The Yankees were not happy about the way the Orioles handled the rescheduling of Saturday's doubleheader — the games were pushed back to Sunday and a 1:05 p.m. contest on a mutual off day Sept. 8 — preferring a day-night doubleheader Friday in anticipation of the storm.
The Orioles had just returned from a 10-game road trip and were dealing with news of the death of former player and executive Mike Flanagan and were not about to schedule two games Friday. The Orioles suggested consecutive doubleheaders Sunday and Monday, but that was shot down because the Yankees head into a series with the rival Boston Red Sox on Tuesday.
Orioles manager Buck Showalter said Sunday that he wasn't appreciative of the criticism waged by several Yankee representatives, including outfielder Curtis Granderson and manager Joe Girardi — especially given the timing of the complaints Friday evening.
"First of all, I felt that some of the stuff was a little disrespectful to Flanny, quite frankly. That didn't sit with me very well. I can tell you that," Showalter said. "I think we had an April rainout there — and they just told us when we were playing. We were OK with that. … Some of it kind of has a feeling of [being] hypocritical. I don't know. I don't dwell on it.
"Their opinion on what the Baltimore Orioles should do for their fans and for their organization isn't really that relevant to me, personally. I can tell you that," Showalter added. "We'll do what's best for our fans and for our organization, and we expect it back, that they're going to do the same on their side."
Girardi said Sunday morning that he would have preferred a makeup game at the end of the season or as part of a doubleheader in New York next week instead of having the club lose its only full day off Sept. 8 — the Yankees will be flying in the early morning Sept. 15 after a trip to Seattle.
"The end of the season, you do it the Thursday after the Tampa game" Sept. 29, Girardi said. "We could do a split doubleheader at our place here; [there] are a lot of different things you can do."
Girardi was asked, if the roles were reversed, whether he would be OK with a home game switched to the road.
"These are circumstances that aren't normal. It's kind of like the [Florida] Marlins had to go up to Seattle because they had a concert. I'm sure they weren't happy about it. They didn't move it to a neutral site," Girardi said. "Cleveland had to go play in Milwaukee because of crazy circumstances. Sometimes the circumstances dictate what happens."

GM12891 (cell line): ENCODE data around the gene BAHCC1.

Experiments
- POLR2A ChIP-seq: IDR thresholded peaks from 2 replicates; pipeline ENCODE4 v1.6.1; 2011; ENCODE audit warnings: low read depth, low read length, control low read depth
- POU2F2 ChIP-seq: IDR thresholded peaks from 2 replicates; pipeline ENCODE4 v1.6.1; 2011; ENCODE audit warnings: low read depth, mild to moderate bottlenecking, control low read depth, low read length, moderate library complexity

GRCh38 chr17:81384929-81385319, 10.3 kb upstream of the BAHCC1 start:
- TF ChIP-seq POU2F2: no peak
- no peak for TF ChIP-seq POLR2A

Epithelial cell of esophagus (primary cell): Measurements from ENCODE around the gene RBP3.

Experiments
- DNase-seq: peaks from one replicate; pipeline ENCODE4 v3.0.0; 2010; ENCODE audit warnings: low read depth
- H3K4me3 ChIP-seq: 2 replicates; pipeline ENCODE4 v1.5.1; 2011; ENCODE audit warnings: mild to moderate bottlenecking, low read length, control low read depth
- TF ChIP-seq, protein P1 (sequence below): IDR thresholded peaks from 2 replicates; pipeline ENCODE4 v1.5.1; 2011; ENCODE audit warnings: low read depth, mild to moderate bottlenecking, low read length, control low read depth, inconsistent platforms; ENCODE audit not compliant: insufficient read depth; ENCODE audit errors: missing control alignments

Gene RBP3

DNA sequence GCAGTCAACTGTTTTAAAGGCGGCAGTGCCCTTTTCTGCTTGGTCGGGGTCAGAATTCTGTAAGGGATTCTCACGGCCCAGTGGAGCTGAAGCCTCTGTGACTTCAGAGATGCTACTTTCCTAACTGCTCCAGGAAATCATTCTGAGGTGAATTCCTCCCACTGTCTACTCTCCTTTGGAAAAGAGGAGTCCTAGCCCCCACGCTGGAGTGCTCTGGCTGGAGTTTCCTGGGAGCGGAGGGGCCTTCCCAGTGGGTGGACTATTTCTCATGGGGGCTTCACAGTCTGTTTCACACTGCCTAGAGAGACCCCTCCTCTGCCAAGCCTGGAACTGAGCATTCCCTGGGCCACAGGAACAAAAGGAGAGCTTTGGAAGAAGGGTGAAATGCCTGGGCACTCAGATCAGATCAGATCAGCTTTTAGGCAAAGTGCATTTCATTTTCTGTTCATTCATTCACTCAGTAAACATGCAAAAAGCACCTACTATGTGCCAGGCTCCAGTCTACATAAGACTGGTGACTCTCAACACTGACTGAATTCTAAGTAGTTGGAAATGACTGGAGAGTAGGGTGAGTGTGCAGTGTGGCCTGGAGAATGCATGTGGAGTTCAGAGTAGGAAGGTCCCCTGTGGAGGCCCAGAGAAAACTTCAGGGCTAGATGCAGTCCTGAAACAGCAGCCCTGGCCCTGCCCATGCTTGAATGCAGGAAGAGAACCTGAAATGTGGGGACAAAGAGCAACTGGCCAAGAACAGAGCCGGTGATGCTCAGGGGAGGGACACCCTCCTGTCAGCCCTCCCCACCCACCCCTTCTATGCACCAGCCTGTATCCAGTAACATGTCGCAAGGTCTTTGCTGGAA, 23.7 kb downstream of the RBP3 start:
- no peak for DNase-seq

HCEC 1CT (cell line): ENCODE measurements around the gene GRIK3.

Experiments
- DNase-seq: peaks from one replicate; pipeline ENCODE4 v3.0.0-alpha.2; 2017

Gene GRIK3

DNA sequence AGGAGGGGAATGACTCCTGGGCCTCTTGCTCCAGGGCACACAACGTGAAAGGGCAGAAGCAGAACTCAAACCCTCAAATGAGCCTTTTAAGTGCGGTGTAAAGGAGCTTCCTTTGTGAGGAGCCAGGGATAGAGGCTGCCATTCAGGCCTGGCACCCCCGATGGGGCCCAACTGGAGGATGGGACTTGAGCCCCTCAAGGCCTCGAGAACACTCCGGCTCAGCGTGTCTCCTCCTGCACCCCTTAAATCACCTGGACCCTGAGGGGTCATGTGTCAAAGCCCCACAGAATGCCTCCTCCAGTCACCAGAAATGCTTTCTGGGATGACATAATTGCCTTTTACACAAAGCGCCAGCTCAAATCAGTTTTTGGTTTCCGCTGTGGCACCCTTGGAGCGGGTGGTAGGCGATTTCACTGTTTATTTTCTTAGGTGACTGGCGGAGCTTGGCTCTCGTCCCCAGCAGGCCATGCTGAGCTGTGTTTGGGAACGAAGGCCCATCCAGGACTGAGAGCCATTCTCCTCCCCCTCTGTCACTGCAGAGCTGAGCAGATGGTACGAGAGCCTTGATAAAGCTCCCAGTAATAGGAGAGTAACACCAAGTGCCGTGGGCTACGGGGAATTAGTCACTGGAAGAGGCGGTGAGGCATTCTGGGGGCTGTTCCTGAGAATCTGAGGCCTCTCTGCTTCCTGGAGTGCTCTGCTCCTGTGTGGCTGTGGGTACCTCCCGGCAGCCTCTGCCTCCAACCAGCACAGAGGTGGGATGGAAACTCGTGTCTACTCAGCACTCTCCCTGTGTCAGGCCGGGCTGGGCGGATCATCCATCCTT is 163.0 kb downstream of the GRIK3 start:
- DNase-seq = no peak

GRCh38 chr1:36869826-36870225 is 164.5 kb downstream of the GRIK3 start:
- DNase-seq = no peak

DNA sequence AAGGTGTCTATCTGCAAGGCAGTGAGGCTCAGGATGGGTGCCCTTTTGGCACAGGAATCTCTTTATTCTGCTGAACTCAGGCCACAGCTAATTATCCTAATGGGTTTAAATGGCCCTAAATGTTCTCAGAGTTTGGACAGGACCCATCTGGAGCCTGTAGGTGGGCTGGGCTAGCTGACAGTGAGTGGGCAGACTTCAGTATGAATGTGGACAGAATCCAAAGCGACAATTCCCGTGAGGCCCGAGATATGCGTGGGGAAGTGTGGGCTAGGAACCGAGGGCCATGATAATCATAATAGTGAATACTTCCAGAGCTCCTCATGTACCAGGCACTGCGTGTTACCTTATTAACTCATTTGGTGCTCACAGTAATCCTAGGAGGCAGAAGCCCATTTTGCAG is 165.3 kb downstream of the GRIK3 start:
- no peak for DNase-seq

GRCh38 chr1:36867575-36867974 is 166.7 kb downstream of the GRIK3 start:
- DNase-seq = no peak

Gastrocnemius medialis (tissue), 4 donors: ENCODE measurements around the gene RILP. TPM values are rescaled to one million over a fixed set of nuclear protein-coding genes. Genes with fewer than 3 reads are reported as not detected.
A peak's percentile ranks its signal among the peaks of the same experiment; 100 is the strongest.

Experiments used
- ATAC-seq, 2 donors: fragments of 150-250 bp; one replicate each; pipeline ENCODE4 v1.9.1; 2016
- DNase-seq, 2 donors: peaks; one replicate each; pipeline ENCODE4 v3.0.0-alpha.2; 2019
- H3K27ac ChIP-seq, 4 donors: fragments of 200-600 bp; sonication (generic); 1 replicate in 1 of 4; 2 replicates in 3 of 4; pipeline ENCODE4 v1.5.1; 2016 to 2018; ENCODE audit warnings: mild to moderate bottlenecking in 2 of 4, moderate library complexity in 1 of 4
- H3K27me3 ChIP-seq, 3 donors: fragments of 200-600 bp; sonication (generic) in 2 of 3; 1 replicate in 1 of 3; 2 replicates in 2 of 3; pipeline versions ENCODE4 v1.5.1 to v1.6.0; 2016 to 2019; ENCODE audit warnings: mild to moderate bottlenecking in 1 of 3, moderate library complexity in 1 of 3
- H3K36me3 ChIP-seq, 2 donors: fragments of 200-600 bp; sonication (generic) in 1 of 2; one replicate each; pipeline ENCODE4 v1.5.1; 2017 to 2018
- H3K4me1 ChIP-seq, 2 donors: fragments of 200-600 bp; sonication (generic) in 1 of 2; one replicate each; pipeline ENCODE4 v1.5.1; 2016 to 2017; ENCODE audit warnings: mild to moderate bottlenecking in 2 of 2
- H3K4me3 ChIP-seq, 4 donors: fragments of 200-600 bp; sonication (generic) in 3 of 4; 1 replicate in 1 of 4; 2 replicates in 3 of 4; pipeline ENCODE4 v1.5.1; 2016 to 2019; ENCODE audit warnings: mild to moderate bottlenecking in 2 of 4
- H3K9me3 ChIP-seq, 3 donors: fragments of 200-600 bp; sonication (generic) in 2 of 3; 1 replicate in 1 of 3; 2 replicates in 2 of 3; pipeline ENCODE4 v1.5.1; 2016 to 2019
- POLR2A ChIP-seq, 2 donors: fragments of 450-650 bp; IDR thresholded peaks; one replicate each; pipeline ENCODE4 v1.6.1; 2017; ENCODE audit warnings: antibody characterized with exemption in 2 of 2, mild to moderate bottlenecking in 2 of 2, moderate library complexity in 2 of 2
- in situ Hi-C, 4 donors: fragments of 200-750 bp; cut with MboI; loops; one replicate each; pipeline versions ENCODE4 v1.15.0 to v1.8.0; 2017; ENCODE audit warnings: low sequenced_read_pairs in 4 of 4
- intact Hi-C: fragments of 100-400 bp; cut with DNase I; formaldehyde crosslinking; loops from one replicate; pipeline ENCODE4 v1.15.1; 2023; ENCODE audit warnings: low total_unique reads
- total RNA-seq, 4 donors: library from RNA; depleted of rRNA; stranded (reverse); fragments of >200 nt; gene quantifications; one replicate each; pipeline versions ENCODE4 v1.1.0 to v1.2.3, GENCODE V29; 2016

Showalter had a comment on that as well: "Somebody said they offered us to play them there and they were going to give us part of the gate. That's interesting."
Overall, Showalter said he felt like the Orioles' front office handled things correctly.
"I'm real confident that our guys have thought about every possible thing, and we hope that the scenario we've had coming back home here [with Flanagan's death] never presents itself again," Showalter said. "I'm sure if they stopped and thought about it, if the same thing that happened to one of their greats, that they probably would have given a lot of consideration to how they were going to handle that day."
Scott visits team
Orioles outfielder Luke Scott (shoulder surgery) was back in the Orioles' clubhouse Sunday, doling out left-handed handshakes to all his teammates. It has been about five weeks since he had a tear in his right labrum repaired, and he said his recovery is ahead of schedule.
"It's doing good, considering," said Scott, the 2010 Most Valuable Oriole who hit .220 with nine homers in 64 games before his season ended. "My physical therapist says I am way ahead of the game. I've been feeling results better every day."
He will rehabilitate his shoulder until the end of November, then begin strength exercises and some limited throwing and swinging. He still expects to be fine by spring training, but at this point, it is uncertain whether he'll return to the Orioles next year.
Being out, he said, has been torture.
"Words can't describe it. It has been extremely difficult."
Center fielder Adam Jones was back in the starting lineup for both games Sunday after missing the past two games with chest soreness. Right-hander Jake Arrieta, who had bone chips removed from his elbow this month, is showing increased flexibility, more than he has this season, Showalter said.
Also, infielder Cesar Izturis (groin strain) could start playing in rehab games Thursday or Friday, and first baseman Chris Davis (shoulder strain) could begin baseball activities Wednesday or Thursday, Showalter said.
Around the horn
Left-handed reliever Mark Hendrickson joined the club Sunday while Troy Patton is on the restricted list. Patton, who has a hearing Monday on his offseason arrest on charges of driving while intoxicated, could return Monday or Tuesday, which likely means only a two-day return to the big leagues for Hendrickson. … By throwing out Francisco Cervelli at second base in the third inning of Sunday's first game, right fielder Nick Markakis picked up his 14th outfield assist, second among major league outfielders. … Starters Alfredo Simon and Jo-Jo Reyes were in the Orioles' bullpen for the first game of Sunday's doubleheader in case they were needed in relief, but Zach Britton threw seven innings. … Reliever Jason Berken's wife, Emily, will have labor induced Tuesday. … Third baseman Brandon Waring's eighth-inning homer Sunday in Double-A Bowie's 4-1 victory was his 20th of the season and 43rd for the Baysox, breaking the club's all-time record previously held by outfielder Keith Reed. … Derek Jeter played his 2,402nd game as a Yankee on Sunday, passing Mickey Mantle for most ever in pinstripes.
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